Today I’m teaching myself a painful object lesson about why the motivations of a story’s characters are important. This is maybe especially true when the character is a villain, and that’s the spot where the floor is all slippery and the writer can all too easily fall down. We want our villains to do Bad Things. So rather than think it through, the writer slips the villain a little note that says, “Here’s a bad thing. Please do this bad thing now.”

Books 1, 2, and 3 of my series (see the nice cover art?) are out on Amazon. As I work on the revisions for Book 4, I’m asking myself questions that I really ought to have asked two years ago. I have a smooth and enterprising villain — the Lord Dahilio Rundel. I have a key magical amulet — the Leafstone Shield. What exactly the Shield is capable of doing is rather vague, and that’s a problem too. I ought to have worked it out in more detail. But today’s conundrum is about Rundel’s attitude toward the Shield.

At the start of the story the Shield has disappeared, so Rundel hires a top-ranked wizard to find it. From this, we can reasonably assume that he wants it for some reason. But when it finally turns up, he lets the wizard keep it. He seems suddenly not to care very much.

Not too many pages later (we’re now at the action-packed climax of Book 3), Rundel is about to flee. Things are not going his way. My intrepid heroine has dropped the Shield in the course of a complicated fight. Rundel scoops it up from the floor, sneers at the heroine, and runs off. She leaps to her feet and pursues him. And then he drops the Shield when she orders him to. Suddenly it seems it isn’t important to him after all.

The fact that he doesn’t kill her when he has the chance, and that two minutes later she doesn’t kill him when she has the chance — I don’t want to try to fix that. There are reasons, and they’re flimsy, and this is why I’m not Neil Gaiman.

The fact that his motivation with respect to the Leafstone Shield is flopping around, however, like a live tuna on the deck of a fishing boat — that I’d like to fix. And I’m not sure how to do it. I’m not even sure there’s a way to do it.

Do not make this mistake, kids. Figure out what your villains want before you start writing.

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What Hath Tolkien Wrought?

Picked up another fat book at the library this week — The Hidden City, by Michelle West. Subtitled “A Novel of The House War.” That should have alerted me. Trusting fool that I am, I took “a novel” to mean “a free-standing novel.” Set in a larger world, to be sure, but a self-contained story.

Now that I’m 150 pages into it, and quite enjoying it, I’ve taken a moment to look it up online, and learned that it’s the first of six novels in a series. Book Five is titled Battle, and has a cover featuring a man brandishing a sword. Oh, dear. That’s exactly the sort of thing that doesn’t appeal to me at all.

What I’ve been enjoying about The Hidden City is that it seems almost a novel of character, as opposed to vigorously plotted adventure fiction. We meet a bitter and cynical thief, who befriends a homeless girl — a young girl, I mean, ten years old. In the cover illustration she looks rather like Shirley Temple, although she is, to be sure, holding a dagger. By page 150, very little has happened to them. There are no monsters and only a couple of glimpses of magic. The thief has killed a couple of street bullies with a sword, but it wasn’t a battle, he just interrupted a mugging.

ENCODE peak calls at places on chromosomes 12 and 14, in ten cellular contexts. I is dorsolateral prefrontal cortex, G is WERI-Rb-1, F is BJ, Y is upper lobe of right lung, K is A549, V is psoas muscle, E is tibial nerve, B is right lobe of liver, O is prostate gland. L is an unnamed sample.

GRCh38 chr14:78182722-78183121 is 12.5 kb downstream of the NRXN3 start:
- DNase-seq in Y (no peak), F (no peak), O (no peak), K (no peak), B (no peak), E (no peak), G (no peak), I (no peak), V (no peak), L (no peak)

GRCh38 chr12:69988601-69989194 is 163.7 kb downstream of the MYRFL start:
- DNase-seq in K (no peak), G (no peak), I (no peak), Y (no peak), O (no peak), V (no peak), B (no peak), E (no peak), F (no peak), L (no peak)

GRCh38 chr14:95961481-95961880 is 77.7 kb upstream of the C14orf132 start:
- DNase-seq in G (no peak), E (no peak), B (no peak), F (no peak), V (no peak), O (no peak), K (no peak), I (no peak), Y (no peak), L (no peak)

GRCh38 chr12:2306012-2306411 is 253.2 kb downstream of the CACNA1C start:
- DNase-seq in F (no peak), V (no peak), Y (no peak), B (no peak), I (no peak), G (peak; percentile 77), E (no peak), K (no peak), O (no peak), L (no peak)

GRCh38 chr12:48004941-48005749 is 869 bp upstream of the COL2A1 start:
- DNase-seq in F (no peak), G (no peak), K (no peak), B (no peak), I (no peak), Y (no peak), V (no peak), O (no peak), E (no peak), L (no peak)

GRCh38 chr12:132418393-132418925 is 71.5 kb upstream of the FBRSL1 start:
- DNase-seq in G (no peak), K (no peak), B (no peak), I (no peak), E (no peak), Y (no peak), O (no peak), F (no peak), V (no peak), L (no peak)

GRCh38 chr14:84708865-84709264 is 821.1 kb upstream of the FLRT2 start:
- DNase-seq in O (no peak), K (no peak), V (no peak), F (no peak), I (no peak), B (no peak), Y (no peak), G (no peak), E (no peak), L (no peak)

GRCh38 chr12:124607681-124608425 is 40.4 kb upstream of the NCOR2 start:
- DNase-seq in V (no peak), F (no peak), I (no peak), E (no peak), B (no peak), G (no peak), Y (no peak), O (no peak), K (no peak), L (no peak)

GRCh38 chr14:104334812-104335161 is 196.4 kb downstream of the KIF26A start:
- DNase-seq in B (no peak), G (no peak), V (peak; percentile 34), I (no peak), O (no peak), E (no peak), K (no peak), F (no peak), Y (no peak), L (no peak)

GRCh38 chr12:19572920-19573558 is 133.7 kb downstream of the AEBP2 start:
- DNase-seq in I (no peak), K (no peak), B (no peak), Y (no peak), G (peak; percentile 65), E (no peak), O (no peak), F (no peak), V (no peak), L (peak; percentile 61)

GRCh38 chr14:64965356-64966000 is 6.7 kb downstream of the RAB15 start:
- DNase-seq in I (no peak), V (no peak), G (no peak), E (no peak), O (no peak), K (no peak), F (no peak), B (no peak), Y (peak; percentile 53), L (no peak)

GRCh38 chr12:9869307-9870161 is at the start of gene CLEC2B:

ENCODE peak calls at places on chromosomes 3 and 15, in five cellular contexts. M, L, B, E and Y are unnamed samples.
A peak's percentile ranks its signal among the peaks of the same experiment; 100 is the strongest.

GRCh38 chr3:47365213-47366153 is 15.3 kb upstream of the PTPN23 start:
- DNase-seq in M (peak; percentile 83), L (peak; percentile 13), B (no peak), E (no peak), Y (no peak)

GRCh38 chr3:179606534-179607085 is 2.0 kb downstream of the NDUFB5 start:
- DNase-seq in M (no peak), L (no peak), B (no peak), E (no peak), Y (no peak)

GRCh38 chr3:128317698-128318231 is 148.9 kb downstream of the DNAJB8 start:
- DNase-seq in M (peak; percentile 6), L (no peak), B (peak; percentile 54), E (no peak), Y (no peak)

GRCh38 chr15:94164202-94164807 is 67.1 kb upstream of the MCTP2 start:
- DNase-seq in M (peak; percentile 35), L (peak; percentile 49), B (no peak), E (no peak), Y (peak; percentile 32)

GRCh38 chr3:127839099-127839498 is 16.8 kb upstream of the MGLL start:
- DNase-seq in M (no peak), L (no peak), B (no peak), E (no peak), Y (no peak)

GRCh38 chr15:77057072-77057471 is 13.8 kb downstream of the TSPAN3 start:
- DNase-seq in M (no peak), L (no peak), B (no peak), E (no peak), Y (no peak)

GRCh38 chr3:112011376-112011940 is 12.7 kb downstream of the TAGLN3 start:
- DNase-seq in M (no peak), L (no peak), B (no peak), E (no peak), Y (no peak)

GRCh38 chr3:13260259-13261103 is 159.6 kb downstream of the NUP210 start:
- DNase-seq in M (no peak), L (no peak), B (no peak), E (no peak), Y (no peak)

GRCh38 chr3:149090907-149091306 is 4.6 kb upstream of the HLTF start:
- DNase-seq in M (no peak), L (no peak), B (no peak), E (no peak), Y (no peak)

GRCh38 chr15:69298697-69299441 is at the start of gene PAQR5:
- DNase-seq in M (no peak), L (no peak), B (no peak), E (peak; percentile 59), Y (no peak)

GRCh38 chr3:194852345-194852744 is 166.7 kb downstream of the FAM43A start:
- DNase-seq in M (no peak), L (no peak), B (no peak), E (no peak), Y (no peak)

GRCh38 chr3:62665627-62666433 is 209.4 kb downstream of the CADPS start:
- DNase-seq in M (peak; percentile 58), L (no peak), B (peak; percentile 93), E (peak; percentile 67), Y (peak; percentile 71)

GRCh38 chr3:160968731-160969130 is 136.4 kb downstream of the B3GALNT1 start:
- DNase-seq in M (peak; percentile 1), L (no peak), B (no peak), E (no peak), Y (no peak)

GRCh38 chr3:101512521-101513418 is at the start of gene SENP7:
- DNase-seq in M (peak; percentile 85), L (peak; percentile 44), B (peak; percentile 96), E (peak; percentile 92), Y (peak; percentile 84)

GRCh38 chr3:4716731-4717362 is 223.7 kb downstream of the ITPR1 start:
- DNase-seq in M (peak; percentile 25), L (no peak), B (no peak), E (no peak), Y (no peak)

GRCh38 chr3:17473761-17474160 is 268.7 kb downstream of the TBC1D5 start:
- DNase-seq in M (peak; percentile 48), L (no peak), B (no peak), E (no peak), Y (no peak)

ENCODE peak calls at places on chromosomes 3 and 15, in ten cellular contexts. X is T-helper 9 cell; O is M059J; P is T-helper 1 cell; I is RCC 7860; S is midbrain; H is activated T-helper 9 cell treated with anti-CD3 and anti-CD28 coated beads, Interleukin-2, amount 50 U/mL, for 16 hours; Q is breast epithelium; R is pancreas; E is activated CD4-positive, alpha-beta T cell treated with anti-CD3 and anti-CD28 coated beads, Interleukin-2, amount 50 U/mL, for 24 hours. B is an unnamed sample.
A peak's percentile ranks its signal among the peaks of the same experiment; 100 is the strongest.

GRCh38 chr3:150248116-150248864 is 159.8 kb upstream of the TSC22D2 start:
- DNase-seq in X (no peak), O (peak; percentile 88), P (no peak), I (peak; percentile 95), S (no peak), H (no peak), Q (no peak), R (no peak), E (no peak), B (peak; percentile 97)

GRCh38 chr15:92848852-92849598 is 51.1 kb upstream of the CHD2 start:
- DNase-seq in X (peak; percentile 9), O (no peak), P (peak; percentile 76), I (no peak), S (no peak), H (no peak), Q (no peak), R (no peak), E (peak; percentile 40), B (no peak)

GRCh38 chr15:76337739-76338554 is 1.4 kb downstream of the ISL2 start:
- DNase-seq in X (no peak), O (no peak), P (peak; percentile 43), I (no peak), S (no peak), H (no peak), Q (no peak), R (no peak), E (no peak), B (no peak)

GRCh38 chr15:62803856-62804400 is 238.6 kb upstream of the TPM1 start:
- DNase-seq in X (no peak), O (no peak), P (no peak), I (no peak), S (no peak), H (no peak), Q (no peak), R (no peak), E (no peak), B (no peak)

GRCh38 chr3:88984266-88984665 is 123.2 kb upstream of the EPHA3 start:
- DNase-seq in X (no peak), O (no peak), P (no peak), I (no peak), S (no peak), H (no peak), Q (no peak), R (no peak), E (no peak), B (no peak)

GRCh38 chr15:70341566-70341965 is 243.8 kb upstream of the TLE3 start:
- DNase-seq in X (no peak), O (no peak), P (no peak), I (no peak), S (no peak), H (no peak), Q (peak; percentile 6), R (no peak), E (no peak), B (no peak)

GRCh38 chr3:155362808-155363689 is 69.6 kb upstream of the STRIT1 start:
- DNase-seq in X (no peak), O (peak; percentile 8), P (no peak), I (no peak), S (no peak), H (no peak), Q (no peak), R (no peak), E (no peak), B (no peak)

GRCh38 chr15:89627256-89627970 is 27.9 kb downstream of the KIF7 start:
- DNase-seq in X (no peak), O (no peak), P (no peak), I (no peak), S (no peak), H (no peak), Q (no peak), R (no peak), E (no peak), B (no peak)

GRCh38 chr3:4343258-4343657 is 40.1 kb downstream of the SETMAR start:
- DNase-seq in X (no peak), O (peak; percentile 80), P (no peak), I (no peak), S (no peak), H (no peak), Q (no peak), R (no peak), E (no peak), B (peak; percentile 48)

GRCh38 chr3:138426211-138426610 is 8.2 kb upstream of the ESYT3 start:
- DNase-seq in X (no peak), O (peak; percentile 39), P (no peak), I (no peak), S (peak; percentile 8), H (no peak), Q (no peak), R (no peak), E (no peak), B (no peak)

What appears to be a novel of character turns out to be simply the leisurely opening of a large and ornately carved door, the merest corner of a very wide canvas. What have I gotten myself into?

And what is it with series, anyway? They’re everywhere. Seven Harry Potter books. And how many Star Wars movies have there been now?

Earlier authors wrote series, certainly. Agatha Christie, Ross MacDonald, John MacDonald, Rex Stout (one of my personal favorites), L. Frank Baum, and of course Erle Stanley Gardner, whose Perry Mason mysteries were a veritable avalanche between 1930 and 1960. But those novels were all free-standing stories. You could read them in any order, because the series characters never changed.

The trend toward the broad ongoing saga may have started earlier — maybe some kind soul will enlighten me on this point — but it seems to have shifted into high gear with Tolkien. From what I’ve read, Lord of the Rings was never intended to be three separate books. The publisher split it up because it was judged to be easier to package and sell that way. But in short order, the trilogy became almost inevitable in fantasy.

And beyond the trilogy. Robert Jordan spun out a long series, which I’ve never bothered to tackle. George R. R. Martin, obviously. Apparently Robin Hobb’s books about the Fool comprise four separate trilogies. Gawd.

The cynical among us might be forgiven for feeling that the engine powering this trend is commercial — that authors keep churning out series novels because they (and their publishers) know readers will keep coming back for more. But there may be more to it than that. Today’s fantasy books tend to be thick. A 600-page hardback is not unusual. Rather than saying that readers want the comfort of the familiar, it might be more honest to say that readers want to be immersed. They want to be swept away, carried along in a grand drama, a Mississippi River of passion and danger, of magic and bloodshed.

So little in our lives has this grand sweep. Most of us understand all too well what T. S. Eliot meant when he wrote, “I have measured out my life with coffee spoons.” We yearn for something more than that.

There are no coffee spoons in the hidden city.

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Time After Time